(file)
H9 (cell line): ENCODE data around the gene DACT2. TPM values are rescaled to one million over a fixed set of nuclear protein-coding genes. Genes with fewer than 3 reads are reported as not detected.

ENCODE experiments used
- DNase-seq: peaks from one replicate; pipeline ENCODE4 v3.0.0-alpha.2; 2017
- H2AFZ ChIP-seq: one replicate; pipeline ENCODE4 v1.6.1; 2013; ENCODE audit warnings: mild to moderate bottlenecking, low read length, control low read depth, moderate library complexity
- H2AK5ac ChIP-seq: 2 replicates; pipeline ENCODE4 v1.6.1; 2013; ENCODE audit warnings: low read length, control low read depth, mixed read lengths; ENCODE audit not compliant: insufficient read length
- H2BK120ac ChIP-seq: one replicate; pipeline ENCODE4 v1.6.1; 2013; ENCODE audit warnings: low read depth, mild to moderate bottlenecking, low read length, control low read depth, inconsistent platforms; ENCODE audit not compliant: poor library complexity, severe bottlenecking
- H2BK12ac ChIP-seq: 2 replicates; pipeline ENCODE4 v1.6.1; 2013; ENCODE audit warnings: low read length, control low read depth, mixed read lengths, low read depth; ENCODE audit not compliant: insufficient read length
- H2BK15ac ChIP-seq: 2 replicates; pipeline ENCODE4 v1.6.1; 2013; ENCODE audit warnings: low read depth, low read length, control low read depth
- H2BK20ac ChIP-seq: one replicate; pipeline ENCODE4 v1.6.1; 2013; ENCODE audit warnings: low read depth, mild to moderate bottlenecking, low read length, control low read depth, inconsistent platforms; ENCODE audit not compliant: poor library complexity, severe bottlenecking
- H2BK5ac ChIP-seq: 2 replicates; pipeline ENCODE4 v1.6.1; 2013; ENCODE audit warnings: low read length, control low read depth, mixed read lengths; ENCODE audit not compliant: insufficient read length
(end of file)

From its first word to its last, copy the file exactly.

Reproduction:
H9 (cell line): ENCODE data around the gene DACT2. TPM values are rescaled to one million over a fixed set of nuclear protein-coding genes. Genes with fewer than 3 reads are reported as not detected.

ENCODE experiments used
- DNase-seq: peaks from one replicate; pipeline ENCODE4 v3.0.0-alpha.2; 2017
- H2AFZ ChIP-seq: one replicate; pipeline ENCODE4 v1.6.1; 2013; ENCODE audit warnings: mild to moderate bottlenecking, low read length, control low read depth, moderate library complexity
- H2AK5ac ChIP-seq: 2 replicates; pipeline ENCODE4 v1.6.1; 2013; ENCODE audit warnings: low read length, control low read depth, mixed read lengths; ENCODE audit not compliant: insufficient read length
- H2BK120ac ChIP-seq: one replicate; pipeline ENCODE4 v1.6.1; 2013; ENCODE audit warnings: low read depth, mild to moderate bottlenecking, low read length, control low read depth, inconsistent platforms; ENCODE audit not compliant: poor library complexity, severe bottlenecking
- H2BK12ac ChIP-seq: 2 replicates; pipeline ENCODE4 v1.6.1; 2013; ENCODE audit warnings: low read length, control low read depth, mixed read lengths, low read depth; ENCODE audit not compliant: insufficient read length
- H2BK15ac ChIP-seq: 2 replicates; pipeline ENCODE4 v1.6.1; 2013; ENCODE audit warnings: low read depth, low read length, control low read depth
- H2BK20ac ChIP-seq: one replicate; pipeline ENCODE4 v1.6.1; 2013; ENCODE audit warnings: low read depth, mild to moderate bottlenecking, low read length, control low read depth, inconsistent platforms; ENCODE audit not compliant: poor library complexity, severe bottlenecking
- H2BK5ac ChIP-seq: 2 replicates; pipeline ENCODE4 v1.6.1; 2013; ENCODE audit warnings: low read length, control low read depth, mixed read lengths; ENCODE audit not compliant: insufficient read length